comscore Letters: Hawaii’s strict rules beyond the norm; COVID experience stories purifying, restorative; Police overtime could cost taxpayers for years | Honolulu Star-Advertiser
Editorial | Letters

Letters: Hawaii’s strict rules beyond the norm; COVID experience stories purifying, restorative; Police overtime could cost taxpayers for years

Someone please tell Gov. David Ige that Hawaii is actually one state. Why do we have to be tested to go from one county to another?

Can you imagine that if you lived in Los Angeles County, and wanted to travel to another county in California, you would need to have a negative test 72 hours before you could go?

People on the mainland are not only going to other counties in their own state but they are also traveling to other states and don’t need a negative test 72 hours ahead of time.

While other states are starting to lift most restrictions, Hawaii is contemplating having an ex-cop quarantine and mask unit (“Ex-cops could lead quarantine and mask crackdowns in Hawaii,” Star-Advertiser, March 6). My guess is we will still be wearing masks in Hawaii until 2023.

Carl Bergantz



COVID experience stories purifying, restorative

I reread the “Personal effects” article and just wanted to express my gratitude to all the contributors (“Few in Hawaii spared the far-reaching consequences of the coronavirus pandemic,” Star-Advertiser, March 1).

Thanks to Christie Wilson, the Honolulu Star-Advertiser and especially to the brave and compassionate individuals and their families for sharing their personal experiences of the virus with us. Reading their stories and receiving the gifts of their revelations and insights was priceless. I will be eternally grateful for having heard their voices.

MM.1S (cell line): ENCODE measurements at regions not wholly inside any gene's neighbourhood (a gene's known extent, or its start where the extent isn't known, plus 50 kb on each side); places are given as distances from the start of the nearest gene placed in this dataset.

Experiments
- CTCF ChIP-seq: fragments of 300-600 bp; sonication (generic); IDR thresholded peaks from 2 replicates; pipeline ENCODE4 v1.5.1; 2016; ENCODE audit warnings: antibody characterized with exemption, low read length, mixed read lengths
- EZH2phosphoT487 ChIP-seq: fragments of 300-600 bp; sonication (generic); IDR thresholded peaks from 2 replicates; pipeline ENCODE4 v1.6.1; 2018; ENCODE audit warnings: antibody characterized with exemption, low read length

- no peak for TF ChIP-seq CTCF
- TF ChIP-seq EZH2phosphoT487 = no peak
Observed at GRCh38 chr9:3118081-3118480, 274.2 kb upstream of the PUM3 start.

All of their knowledge was won only with much sacrifice and suffering, and we are the fortunate heirs of their struggles and perseverance. Nothing is as purifying, as cleansing and as restorative as hearing the simple truth, and it feels like I’ve never been as desperate for it more than now.

James T. Nakata



Loss of Christian values seen as nation suffers

Are the recent tragedies and happenings that we are experiencing signs of God’s disappointment with humanity?

In 2020, we witnessed major conflicts and tragedies, among the worst in the history of our country: half a million deaths from the COVID-19 virus, economic and financial disasters, election and political conflicts, racial riots and protest, hurricanes, major forest fires, flooding and, most of all, a divided country.

Our country was developed on the foundation of Christianity. Over the years, we disallowed prayers in schools and the display of the Ten Commandments in government establishments. Our younger generation is being bombarded with the negative influences of violence, drugs and sexual exposure through movies, music, cellphones, computers and many other technology resources. Respect and loyalty toward our country seem to have diminished in many ways.

We as Americans must reunite our divided country and restore the principles and foundation on which our country was founded: In God We Trust.

Kenneth Ching



Police overtime could cost taxpayers for years

Mayor Rick Blangiardi confirmed that federal CARES funds paid for the overtime abuse by the Honolulu Police Department and that no city taxpayer money would be used (“Mayor Rick Blangiardi proposes $2.9B budget with no furloughs or tax increases,” Star- Advertiser, March 3).

That may be true for the overtime costs, but it is possible that the overtime abuse could cost city taxpayers. That would depend on whether or not the overtime earnings factored into an individual’s retirement pay.

If they do, then city taxpayers will be paying for the overtime abuse for many years.

Phil Alencastre

St. Louis Heights


Biden’s attack in Syria violated federal law

In your recent article on President Joe Biden’s first military action, you indicated the strikes were in retaliation for a rocket attack in Iraq that killed a U.S. contractor (“U.S. bombs facilities in Syria used by Iran-backed militia,” Star-Advertiser, Feb. 25).

Your article also quoted a law professor who criticized the attack as a “violation” of international law because the strike would only be lawful “in response to an armed attack on the defending state for which the target state is responsible.”

Your article failed entirely to mention that the airstrike also was a violation of U.S. law, which requires the president to get authorization from Congress prior to initiating military action (he didn’t).

When did the U.S. Constitution cease to be the supreme law of the United States?

Mark Saxon



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